As discussed in a post last month, the DOJ recently pledged to target Chinese companies and individuals who threaten the United States through the theft of intellectual property—part of the “China Initiative” announced in November 2018. Making good on its word in short order, the DOJ announced this past Monday that a grand jury in the Western District of Washington had returned charges in a ten-count indictment against Huawei Device Co., Ltd. (“Huawei China”) and Huawei Device USA, Inc. (“Huawei USA”) for alleged theft of trade secrets conspiracy, attempted theft of trade secrets, wire fraud, and obstruction of justice.

According to the indictment, from 2012 to 2014, Huawei China coordinated with Huawei USA to steal intellectual property from T-Mobile regarding a proprietary robot designed to test phones prior to sale, known as “Tappy.” T-Mobile rejected various licensing offers from competitors to use Tappy, but permitted some vendors to use the device (including Huawei USA) under strict non-disclosure and confidentiality agreements and only within T-Mobile labs.

Despite these protections, Huawei China allegedly made repeated demands of the Huawei USA engineers to violate the confidentiality agreements by providing information about Tappy to Huawei China engineers including, among other things, secretly taking and sharing photos and measurements of parts of the robot, and stealing a piece of the robot. At the time, Huawei China was working to develop its own robot, known as XDeviceRobot. The indictment alleges that a Huawei China engineer came to the United States and accessed the lab without authorization, using a Huawei USA badge. T-Mobile employees caught the engineer in the lab on two occasions and revoked all Huawei access to Tappy.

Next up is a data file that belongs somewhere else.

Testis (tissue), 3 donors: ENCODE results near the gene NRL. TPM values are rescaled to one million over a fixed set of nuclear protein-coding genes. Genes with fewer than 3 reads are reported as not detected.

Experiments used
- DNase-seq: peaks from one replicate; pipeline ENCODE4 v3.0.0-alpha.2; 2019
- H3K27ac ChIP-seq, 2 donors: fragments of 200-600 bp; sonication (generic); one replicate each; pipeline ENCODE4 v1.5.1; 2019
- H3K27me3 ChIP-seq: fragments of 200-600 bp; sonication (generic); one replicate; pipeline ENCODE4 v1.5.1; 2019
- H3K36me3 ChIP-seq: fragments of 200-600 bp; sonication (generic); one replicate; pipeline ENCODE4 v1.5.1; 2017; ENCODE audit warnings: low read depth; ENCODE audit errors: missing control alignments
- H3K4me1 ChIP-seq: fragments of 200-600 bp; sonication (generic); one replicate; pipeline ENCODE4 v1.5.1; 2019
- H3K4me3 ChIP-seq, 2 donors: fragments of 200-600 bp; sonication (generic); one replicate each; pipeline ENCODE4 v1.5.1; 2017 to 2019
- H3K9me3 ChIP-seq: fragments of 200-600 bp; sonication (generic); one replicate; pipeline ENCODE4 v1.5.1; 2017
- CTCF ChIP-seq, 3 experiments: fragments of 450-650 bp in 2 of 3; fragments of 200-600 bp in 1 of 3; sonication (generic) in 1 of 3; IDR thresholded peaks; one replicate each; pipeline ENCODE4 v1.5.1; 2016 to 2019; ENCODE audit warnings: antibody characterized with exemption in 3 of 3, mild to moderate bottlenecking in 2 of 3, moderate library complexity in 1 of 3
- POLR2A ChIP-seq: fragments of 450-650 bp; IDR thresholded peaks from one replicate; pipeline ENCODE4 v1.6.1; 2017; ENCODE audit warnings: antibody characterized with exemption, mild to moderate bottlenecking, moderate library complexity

Huawei USA conducted an internal investigation, resulting in a 23-page “Investigation Report” that was delivered to T-Mobile in an attempt to repair the relationship. The report pins the blame on former, rogue engineers. The indictment, however, alleges that email evidence shows that the report was replete with misrepresentations designed to conceal a widespread scheme to perform reconnaissance on Tappy. The indictment further alleges that Huawei China launched a formal bonus policy for its employees shortly after the report was submitted that links monetary bonuses to valuable, confidential information employees steal from other companies.

Also announced by the DOJ on Monday is a separate 13-count indictment in the Eastern District of New York charging Huawei entities and its CFO Meng Wanzhou with various offenses related to a relationship between Huawei and a company called Skycom, which has ties to Iran. The indictment alleges that Huawei conducted millions of dollars in transactions through Skycom over the last decade that were in violation of the U.S. Iranian Transactions and Sanctions Regulations, and fraudulently concealed those transactions and the relationship from institutional investors and bank partners. V&E reported on the highly controversial arrest of Ms. Meng last month in Canada. The U.S. government is currently seeking Meng’s extradition to the United States.

In the week prior to the announcement of the indictments, China’s Vice President Wang Qishan offered a response to U.S. policies like the “China Initiative” and “America First” during the World Economic Forum in Davos, Switzerland. Though the United States was not mentioned by name, Wang stated that China “rejects the practices of the strong bullying the weak and self-claimed supremacy,” and touted the benefits of globalization over the “unilateralism, protectionism, and populism” many countries were embracing in policy decisions. Wang also offered a Chinese parable of the “devil and the demon,” the lesson of which is that no matter how great the enforcement, at least a few thieves will inevitably stay one step ahead of authorities. With these two indictments, the DOJ does not appear to be fazed by Wang’s suggestion of policing futility. Appearing by videoconference due to the government shutdown, U.S. Secretary of State Mike Pompeo addressed the U.S.’s relationship with China at the Davos forum, reiterating the need for U.S. businesses to feel they can “operate in China without risk that their trade secrets and their intellectual property will be stolen.” We can anticipate some developments during U.S.-China trade talks planned this week, but it seems clear that the DOJ is serious about making activities by Chinese companies a priority.